quickly realized that the operative word here was ‘keep’. The Women’s Officer and the Women’s Campaign have been around and campaigning for years. When I first wrote my manifesto I was a masters student who had been in Cambridge for less than 6 months and I hadn’t yet interacted with the Women’s Campaign. When I began in this post, addressing Street Lighting and Drink Spiking were my top priorities and, because there had not been a Women’s Officer for most of the previous academic year, I was falsely inclined to believe that these were ‘new’ campaigns. They aren’t - they existed before me and they will exist after me. Although in January I launched a street lighting survey which generated contemporary data about the badly lit areas in Cambridge, I would learn in March - when exhibiting the WomCam archives - that in the 80s the Campaign had produced and circulated a map highlighting the problem areas at the time. Keep campaigning let me connect, draw and give energy to a history of campaigning. I could acknowledge the lighting on Parkers Piece as a win from this campaign whilst isolating and working on the lighting situations at Eddington and Burrells Walk as future wins - all of which I am a part of. To keep campaigning is to be active with history, to continue animating the work.


 

Protect the archive

I was meant to write about this months ago. 

At some point during my handover period is a memory of sitting with Ben (Welfare and Communities Officer 2021/22) in the SU lounge as they presented the WomCam archive to me which they had scavenged from various rooms, attics and kitchens. I remember thinking about how to keep the archive, where to store the archive, when to display the archive. I can’t remember if this was before or after I came across the words ‘protect the archive’. I am sure it doesn’t matter. 

 

Notice: This event displaying the WomCam archive has been rescheduled. WomCam will be animating the work and supporting the protest against Helen Joyce outside Gonville and Caius at 6PM.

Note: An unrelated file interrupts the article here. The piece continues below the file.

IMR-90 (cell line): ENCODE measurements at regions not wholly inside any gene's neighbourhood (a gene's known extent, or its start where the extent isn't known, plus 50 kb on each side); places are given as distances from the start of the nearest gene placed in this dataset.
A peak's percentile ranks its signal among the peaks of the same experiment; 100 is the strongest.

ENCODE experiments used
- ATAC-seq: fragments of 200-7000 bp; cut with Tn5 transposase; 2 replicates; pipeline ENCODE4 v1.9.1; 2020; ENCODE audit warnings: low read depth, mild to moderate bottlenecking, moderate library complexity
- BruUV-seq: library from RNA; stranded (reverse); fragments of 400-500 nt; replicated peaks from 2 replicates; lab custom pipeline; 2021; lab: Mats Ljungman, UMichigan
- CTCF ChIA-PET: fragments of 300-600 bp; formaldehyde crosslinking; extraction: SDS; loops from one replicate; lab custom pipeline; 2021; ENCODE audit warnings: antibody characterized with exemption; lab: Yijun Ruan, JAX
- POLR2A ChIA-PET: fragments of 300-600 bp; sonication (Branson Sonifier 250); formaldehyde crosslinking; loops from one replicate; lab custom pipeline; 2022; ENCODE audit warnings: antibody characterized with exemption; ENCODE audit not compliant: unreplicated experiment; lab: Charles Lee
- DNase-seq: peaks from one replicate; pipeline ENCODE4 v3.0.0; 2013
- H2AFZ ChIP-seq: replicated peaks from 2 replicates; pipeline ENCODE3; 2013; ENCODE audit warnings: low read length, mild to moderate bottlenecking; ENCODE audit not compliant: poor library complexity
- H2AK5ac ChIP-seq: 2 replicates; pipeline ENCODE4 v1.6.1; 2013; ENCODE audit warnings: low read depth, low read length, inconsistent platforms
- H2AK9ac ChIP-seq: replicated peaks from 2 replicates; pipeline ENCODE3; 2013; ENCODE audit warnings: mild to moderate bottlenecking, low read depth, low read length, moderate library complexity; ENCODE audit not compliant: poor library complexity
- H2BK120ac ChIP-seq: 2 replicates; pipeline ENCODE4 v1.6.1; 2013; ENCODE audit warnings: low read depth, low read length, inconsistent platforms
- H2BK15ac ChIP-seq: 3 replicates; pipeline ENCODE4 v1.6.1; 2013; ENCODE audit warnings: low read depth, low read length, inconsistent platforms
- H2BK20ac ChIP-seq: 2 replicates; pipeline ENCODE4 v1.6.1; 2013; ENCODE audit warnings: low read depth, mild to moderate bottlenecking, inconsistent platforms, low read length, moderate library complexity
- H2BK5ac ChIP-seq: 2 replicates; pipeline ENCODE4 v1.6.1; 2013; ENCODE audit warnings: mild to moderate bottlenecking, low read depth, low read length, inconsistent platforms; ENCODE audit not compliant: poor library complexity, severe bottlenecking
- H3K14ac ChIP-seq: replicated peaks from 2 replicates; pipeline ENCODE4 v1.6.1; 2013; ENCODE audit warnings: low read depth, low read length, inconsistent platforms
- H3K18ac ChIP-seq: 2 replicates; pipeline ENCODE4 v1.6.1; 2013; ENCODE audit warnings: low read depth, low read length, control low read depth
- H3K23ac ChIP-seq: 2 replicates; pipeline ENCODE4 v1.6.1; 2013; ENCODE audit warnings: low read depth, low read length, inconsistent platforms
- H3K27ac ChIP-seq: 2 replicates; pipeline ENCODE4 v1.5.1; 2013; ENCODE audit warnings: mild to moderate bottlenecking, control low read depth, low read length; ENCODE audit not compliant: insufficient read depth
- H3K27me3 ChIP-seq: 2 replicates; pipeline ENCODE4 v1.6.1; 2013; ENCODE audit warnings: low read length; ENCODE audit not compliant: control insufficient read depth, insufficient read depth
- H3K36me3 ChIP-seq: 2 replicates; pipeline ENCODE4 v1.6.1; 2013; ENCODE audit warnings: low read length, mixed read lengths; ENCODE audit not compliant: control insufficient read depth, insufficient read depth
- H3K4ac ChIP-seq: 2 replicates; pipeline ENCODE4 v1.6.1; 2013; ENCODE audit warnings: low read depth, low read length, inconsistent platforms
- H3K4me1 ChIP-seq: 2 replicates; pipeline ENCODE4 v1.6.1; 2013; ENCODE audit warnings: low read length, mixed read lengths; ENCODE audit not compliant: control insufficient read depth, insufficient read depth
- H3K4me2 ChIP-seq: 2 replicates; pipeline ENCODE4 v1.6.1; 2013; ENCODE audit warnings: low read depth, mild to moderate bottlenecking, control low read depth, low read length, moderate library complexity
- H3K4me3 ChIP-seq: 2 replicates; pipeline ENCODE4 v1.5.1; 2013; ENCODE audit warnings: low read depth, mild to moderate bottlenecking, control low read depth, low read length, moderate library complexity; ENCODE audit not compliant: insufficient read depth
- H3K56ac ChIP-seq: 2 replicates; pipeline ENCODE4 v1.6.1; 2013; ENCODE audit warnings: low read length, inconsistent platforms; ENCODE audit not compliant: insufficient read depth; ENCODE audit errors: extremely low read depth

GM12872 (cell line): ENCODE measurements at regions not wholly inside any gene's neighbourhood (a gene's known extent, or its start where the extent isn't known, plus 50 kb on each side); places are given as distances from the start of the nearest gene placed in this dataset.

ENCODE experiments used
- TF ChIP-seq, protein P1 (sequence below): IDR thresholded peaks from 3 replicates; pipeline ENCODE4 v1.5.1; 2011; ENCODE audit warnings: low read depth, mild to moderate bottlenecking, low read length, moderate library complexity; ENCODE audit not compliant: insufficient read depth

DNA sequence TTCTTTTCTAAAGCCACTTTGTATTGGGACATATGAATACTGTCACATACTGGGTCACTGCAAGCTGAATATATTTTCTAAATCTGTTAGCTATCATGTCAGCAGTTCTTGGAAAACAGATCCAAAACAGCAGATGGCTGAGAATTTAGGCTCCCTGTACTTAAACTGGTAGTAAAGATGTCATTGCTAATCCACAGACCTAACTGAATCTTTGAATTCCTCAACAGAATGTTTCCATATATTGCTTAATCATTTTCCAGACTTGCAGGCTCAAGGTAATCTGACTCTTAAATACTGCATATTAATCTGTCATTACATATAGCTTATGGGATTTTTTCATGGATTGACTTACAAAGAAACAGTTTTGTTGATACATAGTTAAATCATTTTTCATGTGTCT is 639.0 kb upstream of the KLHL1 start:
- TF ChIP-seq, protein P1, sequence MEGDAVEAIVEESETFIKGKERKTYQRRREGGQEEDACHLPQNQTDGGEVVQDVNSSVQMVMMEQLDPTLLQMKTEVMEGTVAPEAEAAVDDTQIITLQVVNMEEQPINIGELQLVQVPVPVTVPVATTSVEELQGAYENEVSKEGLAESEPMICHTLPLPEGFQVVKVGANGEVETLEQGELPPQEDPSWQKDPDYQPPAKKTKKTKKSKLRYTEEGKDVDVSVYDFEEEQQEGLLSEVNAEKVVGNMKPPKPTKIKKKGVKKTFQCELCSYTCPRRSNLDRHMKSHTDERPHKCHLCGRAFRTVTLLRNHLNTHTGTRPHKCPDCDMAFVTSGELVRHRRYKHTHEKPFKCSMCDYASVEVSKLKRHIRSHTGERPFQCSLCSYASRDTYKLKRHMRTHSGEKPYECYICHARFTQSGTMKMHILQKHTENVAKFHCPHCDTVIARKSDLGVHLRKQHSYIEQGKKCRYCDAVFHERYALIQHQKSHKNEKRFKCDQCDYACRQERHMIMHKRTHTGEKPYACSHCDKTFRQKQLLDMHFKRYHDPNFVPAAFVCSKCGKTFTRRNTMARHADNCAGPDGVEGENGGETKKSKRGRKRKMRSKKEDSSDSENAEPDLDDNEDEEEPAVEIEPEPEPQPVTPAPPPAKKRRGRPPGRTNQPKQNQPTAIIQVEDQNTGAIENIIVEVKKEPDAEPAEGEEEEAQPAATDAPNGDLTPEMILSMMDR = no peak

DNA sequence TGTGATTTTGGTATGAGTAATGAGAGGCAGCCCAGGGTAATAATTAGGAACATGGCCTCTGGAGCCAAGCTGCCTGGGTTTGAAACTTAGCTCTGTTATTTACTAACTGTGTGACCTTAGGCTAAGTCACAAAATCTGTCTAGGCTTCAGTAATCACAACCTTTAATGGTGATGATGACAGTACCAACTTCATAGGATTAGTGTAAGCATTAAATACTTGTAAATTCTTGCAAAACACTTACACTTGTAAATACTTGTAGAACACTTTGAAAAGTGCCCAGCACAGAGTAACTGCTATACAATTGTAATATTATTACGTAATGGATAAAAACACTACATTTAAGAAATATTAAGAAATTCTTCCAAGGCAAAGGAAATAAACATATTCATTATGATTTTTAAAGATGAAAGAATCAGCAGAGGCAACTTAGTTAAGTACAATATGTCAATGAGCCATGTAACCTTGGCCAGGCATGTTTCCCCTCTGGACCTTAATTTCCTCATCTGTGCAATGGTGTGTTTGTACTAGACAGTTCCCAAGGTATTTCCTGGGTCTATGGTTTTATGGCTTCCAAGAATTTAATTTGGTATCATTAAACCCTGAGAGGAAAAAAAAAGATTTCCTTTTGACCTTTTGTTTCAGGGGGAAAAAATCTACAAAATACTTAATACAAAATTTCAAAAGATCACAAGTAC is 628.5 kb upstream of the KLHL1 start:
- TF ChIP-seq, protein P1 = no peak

This bought me a month, I needed it. I had never entered an archive in this way. Somewhere between that first archive event and preparing for the rescheduled one I wrote on a purple slip of paper that I wouldn’t see again for months, an explanation, a question, an archiving taboo, a desire:

"I left post-it notes between files as bookmarks to return to. I thought about the fold-up table I was working on. I thought about the intimacy of this work ‘alone’. A bright pink post-it declaring ‘I Eseosa Kikachukwu Akojie, was here — right here —---- and ‘I’ plan to return (because ‘I’ have been here before and so ‘I’ will be here again)”




Our Story: The WomCam Archives

In this interactive exhibition we are overjoyed to be presenting ourselves back to ourselves - tracing our roots, histories and legacies as we continue to look towards that liberated, abolitionist, feminist horizon.

Thematically displaying The Women Campaigns’ archive, this event will be a loose open space. You are encouraged to interact with the archive - touch it, feel it, remember and relive it. We want you to pay attention to how the archive makes you feel about WomCam, feminism, community, the future and yourself; paper, pens and art supplies will be dotted around the space for you to write, draw and share these reflections. Whatever you create and leave behind will become part of the archive. 


Reflections left at the WomCam Archive Event now in the Archive

"Make the Campaign bigger. We need a louder voice!”

"I feel happy and less alone”

Feeling very enriched and enamored with the familiar, ??, beautiful, radical intimacies that manage to persist in a space that can feel so hostile to our joy. In love with the archive and so many of those held within it! (exacerbated by free womcam wine) <3 <3 <3”